Monday, October 27, 2014

Postcards From Washington D.C. - National Building Museum

National Building Museum
My husband has been a do-it-yourselfer ever since the early days of our home ownership, mostly because having four young mouths to feed didn't leave a lot of cash left over to pay repair and renovation contractors.  So, I thought he might enjoy visiting another of D.C.'s hidden museum gems, the National Building Museum.

After a 28 minute metro ride, we exited at the Judiciary Square stop, and paid our $8.00 per person entrance fee into the museum.  Oh yes, and subjected ourselves to the customary airport type security check of our bags and persons.

The National Building Museum is America's leading cultural institution devoted to building and design.  Visitors from around the world learn about everything to do with architecture, engineering, and construction.  This landmark building has held all sorts of official gatherings, including many of the presidential inaugural balls, mainly because of its large size and stately features.

View of the Great Hall
Before visiting any of the six gallery exhibits, we joined up with a small group to take a one hour docent led tour of the building itself.  This tour took gave us access to all the floors, including the private fourth floor.

View of the Great Hall from the fourth floor walkway
We learned all about the history of the building, and viewed some of the building's unique architectural aspects.

Fountain in the Great Hall

Design at the top of the columns
Busts in the highest level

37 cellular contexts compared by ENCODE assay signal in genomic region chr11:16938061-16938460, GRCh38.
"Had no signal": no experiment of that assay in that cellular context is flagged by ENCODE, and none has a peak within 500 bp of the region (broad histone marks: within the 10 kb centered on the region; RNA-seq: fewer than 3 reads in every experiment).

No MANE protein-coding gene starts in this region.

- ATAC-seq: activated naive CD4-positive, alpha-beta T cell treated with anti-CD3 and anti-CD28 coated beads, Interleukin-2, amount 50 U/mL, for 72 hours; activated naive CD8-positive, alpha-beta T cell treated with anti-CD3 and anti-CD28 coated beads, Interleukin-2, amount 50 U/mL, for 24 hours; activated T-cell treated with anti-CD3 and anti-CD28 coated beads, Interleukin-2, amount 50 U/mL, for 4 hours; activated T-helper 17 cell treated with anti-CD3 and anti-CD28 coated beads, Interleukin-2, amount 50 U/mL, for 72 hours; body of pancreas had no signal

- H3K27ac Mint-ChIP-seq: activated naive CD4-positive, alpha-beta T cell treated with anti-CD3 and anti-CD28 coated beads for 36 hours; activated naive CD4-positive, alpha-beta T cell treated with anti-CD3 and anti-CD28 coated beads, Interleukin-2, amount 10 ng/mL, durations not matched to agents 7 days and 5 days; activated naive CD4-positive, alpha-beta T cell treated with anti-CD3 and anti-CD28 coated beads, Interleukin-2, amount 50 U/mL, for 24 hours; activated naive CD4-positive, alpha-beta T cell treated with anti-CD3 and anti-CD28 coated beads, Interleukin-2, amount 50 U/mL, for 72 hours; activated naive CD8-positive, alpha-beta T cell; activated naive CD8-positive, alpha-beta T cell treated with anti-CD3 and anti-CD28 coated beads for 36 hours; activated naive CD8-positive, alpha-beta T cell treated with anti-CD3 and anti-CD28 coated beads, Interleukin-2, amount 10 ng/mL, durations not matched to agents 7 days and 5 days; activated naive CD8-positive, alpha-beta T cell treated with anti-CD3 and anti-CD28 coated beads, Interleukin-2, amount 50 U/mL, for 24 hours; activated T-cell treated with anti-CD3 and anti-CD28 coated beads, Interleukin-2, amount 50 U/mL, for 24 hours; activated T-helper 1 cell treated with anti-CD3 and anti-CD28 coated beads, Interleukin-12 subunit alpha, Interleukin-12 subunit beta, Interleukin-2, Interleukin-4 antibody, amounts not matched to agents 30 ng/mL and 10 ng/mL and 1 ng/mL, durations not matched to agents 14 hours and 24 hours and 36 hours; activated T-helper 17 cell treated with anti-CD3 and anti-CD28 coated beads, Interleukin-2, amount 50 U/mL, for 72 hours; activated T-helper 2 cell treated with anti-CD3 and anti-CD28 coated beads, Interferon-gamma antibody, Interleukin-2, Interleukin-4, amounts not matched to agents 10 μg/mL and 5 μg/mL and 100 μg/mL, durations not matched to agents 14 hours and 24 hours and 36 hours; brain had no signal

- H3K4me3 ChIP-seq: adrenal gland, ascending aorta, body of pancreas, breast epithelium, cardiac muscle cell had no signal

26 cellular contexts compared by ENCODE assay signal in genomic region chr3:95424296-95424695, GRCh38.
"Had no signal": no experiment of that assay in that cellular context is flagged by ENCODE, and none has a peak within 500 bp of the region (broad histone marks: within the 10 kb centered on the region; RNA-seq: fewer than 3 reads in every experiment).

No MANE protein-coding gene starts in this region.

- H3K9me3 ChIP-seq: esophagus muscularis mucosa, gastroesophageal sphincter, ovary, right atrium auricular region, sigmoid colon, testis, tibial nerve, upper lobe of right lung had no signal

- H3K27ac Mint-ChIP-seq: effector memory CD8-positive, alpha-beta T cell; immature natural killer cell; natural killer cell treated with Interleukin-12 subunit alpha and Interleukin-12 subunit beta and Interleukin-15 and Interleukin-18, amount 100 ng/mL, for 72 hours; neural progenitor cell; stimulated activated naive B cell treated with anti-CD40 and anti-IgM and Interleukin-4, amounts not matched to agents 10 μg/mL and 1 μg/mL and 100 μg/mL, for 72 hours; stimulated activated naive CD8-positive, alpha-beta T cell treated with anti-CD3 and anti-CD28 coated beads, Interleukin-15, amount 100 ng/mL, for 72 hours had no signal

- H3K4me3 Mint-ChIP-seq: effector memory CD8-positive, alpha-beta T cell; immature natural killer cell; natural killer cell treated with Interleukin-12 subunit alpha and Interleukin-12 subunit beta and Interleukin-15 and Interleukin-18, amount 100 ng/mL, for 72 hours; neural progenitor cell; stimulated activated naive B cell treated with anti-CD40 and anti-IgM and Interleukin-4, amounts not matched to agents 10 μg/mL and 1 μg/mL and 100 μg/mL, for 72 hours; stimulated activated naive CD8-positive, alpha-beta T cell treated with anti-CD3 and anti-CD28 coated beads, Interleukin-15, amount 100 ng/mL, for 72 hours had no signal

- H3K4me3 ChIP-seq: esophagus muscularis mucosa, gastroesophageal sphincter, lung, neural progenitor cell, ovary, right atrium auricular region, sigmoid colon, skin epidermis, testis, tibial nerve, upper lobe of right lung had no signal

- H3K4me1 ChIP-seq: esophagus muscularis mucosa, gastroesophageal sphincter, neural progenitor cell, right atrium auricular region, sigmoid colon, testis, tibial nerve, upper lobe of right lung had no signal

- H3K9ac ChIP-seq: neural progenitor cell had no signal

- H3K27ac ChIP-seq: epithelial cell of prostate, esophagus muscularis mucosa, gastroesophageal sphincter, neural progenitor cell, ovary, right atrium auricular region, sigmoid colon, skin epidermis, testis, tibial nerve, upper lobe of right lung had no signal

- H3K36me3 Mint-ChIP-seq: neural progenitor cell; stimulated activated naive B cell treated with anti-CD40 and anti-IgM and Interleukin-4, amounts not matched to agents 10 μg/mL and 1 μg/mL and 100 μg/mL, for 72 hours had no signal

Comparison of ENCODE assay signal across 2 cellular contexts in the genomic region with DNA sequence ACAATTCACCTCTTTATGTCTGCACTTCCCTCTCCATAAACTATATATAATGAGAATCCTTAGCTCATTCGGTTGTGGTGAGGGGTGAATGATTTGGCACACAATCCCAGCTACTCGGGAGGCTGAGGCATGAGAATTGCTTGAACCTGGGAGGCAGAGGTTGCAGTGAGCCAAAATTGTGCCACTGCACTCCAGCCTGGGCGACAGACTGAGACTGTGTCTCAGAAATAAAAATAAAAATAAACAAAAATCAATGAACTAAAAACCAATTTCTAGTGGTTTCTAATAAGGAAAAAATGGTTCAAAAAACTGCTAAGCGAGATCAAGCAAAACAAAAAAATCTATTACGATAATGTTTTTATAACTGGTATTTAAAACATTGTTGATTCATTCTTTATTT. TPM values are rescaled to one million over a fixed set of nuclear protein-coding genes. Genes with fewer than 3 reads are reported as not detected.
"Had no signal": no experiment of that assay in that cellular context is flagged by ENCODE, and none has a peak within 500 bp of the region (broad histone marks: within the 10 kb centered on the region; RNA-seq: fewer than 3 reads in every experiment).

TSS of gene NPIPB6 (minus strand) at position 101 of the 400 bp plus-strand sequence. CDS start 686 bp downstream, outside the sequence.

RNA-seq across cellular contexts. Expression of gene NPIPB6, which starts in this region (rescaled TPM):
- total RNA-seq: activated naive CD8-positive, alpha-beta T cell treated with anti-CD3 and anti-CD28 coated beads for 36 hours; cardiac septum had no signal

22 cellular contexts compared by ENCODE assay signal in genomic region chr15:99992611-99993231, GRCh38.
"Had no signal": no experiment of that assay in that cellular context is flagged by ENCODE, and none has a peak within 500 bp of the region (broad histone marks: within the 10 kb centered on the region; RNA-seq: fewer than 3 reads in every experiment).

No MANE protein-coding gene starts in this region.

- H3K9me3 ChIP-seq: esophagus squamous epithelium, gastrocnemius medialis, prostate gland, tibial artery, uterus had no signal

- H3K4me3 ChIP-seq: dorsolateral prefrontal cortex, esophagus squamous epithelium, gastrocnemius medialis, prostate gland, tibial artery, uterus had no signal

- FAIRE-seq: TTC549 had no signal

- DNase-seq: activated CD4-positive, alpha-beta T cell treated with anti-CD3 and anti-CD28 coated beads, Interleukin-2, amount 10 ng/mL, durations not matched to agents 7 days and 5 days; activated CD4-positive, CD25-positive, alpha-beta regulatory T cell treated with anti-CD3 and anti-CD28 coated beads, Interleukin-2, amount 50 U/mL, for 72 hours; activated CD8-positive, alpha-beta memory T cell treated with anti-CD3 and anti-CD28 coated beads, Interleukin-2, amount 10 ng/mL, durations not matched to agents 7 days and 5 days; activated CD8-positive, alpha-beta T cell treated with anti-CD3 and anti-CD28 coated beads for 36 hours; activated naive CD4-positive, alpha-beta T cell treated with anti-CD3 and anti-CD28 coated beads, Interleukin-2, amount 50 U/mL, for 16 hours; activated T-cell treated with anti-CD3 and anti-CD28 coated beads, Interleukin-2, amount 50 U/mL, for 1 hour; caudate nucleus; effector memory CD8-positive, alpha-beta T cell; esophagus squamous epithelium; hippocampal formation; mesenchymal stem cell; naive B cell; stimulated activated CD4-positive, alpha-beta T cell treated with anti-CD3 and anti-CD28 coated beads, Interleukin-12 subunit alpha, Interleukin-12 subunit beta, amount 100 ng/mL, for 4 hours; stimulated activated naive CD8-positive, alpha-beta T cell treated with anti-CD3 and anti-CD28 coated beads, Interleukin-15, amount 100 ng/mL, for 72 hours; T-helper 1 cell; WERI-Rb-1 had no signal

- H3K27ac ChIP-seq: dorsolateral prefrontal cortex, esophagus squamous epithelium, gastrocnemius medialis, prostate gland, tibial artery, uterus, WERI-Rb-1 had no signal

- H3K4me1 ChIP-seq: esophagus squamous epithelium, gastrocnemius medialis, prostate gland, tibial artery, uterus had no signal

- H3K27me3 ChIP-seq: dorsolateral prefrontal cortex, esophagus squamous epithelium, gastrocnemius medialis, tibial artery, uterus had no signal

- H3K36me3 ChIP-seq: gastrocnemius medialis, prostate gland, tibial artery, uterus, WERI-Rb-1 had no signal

Design on the building exterior
The day we visited this museum, there were six active exhibit galleries, along with various other programs for adults and families.

In "Designing For Disaster," we saw clearly how design can, and does, reduce our risk and increase our resiliency to the most destructive forces of nature.  From seismic retrofits and safe rooms to firebreaks and floodplain management, this gallery showcases how regional, community, and individual preparedness are the best antidotes to disaster.  It was kinda fun to build small model houses and then turn on the tiny hurricane simulator to see which homes would blow away.

In "Cool and Collected:  Recent Acquisitions," the museum's storage room opened to the public with a display of some special objects.  Dozens of objects from the Museum's collection - from a 9 foot tall statue to a tiny dollhouse chair - illustrate the various ways we can learn about architecture and design.  I always get a kick out of some of those very detailed doll houses and their furnishings.

One of the building method displays
The "House and Home" exhibit featured an extensive array of photographs, objects, models, and films that take visitors on a tour of houses both familiar and surprising, through past and present.  Here we explored American domestic life and residential architecture.

Basically this museum had everything relative to buildings, how to build them, and things that are inside them.  I particularly enjoyed looking at the collection of vintage things that can be found in many people's homes.  I guess I didn't realize that some of MY stuff is really that old.

Next:  The Crime Museum

1 comment:

  1. You are having an enjoyable and educational trip. You can't help but learn something when visiting those museums.